written by Kate Evert
8 · 10 · 21

“Nothing gives you better clarity than a near-death experience. It awakens you to the frailty of life and the importance of living with purpose and meaning.”

You might think that quote was from one of the residents of this London street in 1940, at the outset of the Blitz:  lucky not be among those killed that day, but as one of the survivors surveying the randomness of the dropped (and exploded) bombs, wondering if there were any unexploded bombs, why their neighbor’s house was gone and theirs was still standing, and what would tomorrow bring?

Instead, the quote was from an article written by Jack Kelly in Forbes just last month, Read More Here  and it was an insight that reinforced a hunch about the current labor market that had been nagging at me.

Nearly 40 years ago, I decided to study abroad because of my interest in events that had taken place 400 years earlier.  Living in England just 40 years after WWII presented an entirely unexpected gift: eyewitness history from people who had survived the Home Front.  I heard first-hand accounts of the London Blitz from people who had lived through it.

At the same time, both in Britain and traveling throughout Europe, I noticed a healthy respect for leisure time.  A weekend was a weekend – no work involved.  Vacation – usually double the American allotment – was to be taken and one did not check in at the office.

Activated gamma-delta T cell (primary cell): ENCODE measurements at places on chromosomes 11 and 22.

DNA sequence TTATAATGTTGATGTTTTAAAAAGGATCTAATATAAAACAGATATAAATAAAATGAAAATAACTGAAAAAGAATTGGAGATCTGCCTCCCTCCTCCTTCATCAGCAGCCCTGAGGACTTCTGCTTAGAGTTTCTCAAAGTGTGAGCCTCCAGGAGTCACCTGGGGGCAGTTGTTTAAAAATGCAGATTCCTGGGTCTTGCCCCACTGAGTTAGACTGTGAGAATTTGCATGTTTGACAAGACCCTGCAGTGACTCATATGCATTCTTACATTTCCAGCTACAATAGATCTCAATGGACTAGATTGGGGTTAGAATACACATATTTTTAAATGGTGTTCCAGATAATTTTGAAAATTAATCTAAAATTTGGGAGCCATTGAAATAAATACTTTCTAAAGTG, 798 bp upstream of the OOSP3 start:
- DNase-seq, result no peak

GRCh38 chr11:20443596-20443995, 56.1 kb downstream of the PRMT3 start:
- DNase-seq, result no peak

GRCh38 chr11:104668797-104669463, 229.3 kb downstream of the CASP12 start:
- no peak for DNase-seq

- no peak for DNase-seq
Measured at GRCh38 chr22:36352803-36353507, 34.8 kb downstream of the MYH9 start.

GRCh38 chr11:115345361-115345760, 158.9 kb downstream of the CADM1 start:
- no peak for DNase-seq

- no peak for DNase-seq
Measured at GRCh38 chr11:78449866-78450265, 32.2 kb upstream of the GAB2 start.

Eventually I connected the dots:  while Americans had rationed, grown Victory Gardens, lost young men, when death happens on your doorstep, to your next door neighbor, without rhyme or reason, you realize that there is more to life than work.   

Covid has been our Blitz.  Those who have contracted Covid, maybe at the same gathering as others who did not fall ill, seems as random as where a Luftwaffe bomb fell.  Everyone has heard a story of the perfectly healthy person who has died from Covid, not unlike the one house on the block that was flattened by a V-1, while all the neighbors’ homes remained intact.  We might not have had to sleep in backyard bomb shelters or Tube Stations, but quarantining has given Americans plenty of time to pause to reflect on the meaning of life. 

Is it any wonder that in the face of what seems like random death, with plenty of time to ponder, Americans are reassessing how they want to spend the rest of their lives?  An article in last week’s Economist drives home this fact, “… recent research by Goldman Sachs … finds that “excess retirees” account for about a quarter of the decline in the country’s [labor] participation rate.”  HR experts have been warning the C-Suite for some time now that employees are aching for meaningful work; Covid has them searching for a meaningful life.


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